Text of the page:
Big turnout at national grey partridge symposium in the Netherlands
Feeling the urgency to conserve our dwindling populations of grey partridges, on November 27, almost 200 people gathered at the first national symposium on grey partridges in the Netherlands. This symposium is a direct result of the NSR PARTRIDGE Interreg project.
The title of the symposium `Sowing knowledge for partridges’ refers to the goal of this meeting. To bring together all stakeholders that can bring about a change for the better, and to provide them with the most recent knowledge on grey partridge conservation and preservation of farmland biodiversity.
Representatives from farmer collectives, bird monitoring groups, hunter associations, regional governments, waterboards and nature conservation groups exchanged success stories, new ideas, and best practices of grey partridge conservation. The PARTRIDGE project presented a project video, and an information folder with a set of factsheets about the practical establishment and management of partridge habitat measures. The event also saw the launch of the Dutch edition of the PARTRIDGE project’s ‘Partridge conservation management’ booklet. Across almost 100 pages, the book summaries the most important evidence-based partridge conservation management knowledge together with its added benefits for other wildlife. In doing so, it also provides the justification for the PARTRIDGE project’s conservation strategy. The book is intended to serve as a roadmap for future grey partridge and farmland wildlife conservation across Europe.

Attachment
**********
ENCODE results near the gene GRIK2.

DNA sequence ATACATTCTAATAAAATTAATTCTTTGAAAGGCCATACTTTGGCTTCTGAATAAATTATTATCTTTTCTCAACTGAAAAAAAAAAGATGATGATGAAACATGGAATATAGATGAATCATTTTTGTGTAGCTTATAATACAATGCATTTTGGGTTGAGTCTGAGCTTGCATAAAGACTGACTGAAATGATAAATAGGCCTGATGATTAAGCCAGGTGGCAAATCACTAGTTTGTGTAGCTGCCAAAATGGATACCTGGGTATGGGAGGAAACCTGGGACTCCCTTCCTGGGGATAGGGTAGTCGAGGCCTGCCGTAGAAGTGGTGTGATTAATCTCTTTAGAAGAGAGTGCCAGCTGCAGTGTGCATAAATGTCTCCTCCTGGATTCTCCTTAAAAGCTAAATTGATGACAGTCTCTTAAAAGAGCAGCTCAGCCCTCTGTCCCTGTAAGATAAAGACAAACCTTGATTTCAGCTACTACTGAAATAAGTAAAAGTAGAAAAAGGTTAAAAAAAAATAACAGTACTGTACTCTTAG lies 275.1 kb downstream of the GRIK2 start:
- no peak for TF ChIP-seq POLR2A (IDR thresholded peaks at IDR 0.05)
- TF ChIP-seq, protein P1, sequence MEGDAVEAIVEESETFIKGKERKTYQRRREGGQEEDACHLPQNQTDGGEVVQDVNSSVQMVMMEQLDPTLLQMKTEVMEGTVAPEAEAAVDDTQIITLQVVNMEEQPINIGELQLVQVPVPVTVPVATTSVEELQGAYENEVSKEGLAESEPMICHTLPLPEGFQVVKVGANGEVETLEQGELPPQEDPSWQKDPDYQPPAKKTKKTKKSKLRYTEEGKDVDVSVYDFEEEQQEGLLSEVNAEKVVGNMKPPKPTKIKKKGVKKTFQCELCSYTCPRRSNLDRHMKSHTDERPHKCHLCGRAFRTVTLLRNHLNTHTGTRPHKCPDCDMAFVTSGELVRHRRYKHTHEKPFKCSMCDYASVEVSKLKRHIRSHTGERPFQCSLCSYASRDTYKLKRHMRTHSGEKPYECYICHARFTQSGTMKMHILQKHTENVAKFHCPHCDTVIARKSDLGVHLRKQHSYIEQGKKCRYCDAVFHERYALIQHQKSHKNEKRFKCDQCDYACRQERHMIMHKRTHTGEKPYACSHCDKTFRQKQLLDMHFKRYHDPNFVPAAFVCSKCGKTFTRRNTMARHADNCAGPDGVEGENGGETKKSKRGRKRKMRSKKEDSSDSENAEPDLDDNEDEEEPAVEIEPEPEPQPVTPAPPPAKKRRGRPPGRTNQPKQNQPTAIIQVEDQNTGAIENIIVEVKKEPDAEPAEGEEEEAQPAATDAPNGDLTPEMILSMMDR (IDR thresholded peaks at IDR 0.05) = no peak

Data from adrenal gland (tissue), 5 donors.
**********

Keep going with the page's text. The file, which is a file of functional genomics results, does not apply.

In a series of workshops, participants learned more about seed mixtures, monitoring, predation risks, project communication, chick food, and cross-pollination between grey partridge projects and other farmland wildlife initiatives. In the regional sessions, local networks were established and hot-spots of partridge populations were matched against existing and potential new conservation initiatives.
The symposium triggered a series of radio-interviews on the decline and restoration of grey partridges on national and regional radio stations and in several newspapers, thus engaging a wide general public in the urgency to preserve and restore grey partridges and farmland wildlife.
Through this symposium, the Dutch PARTRIDGE team has given partridge conservation in the Netherlands a new direction and momentum. The seed has been sown. We are convinced that over the next months and years, as a result of this we will see new local and regional conservation initiatives germinating and blossoming. And that we will bring about a turning point in the decline of farmland biodiversity in general and grey partridge populations specifically. May many flowers flourish from this day!
Written by Frans van Alebeek, PARTRIDGE coordinator for the Netherlands, BirdLife NL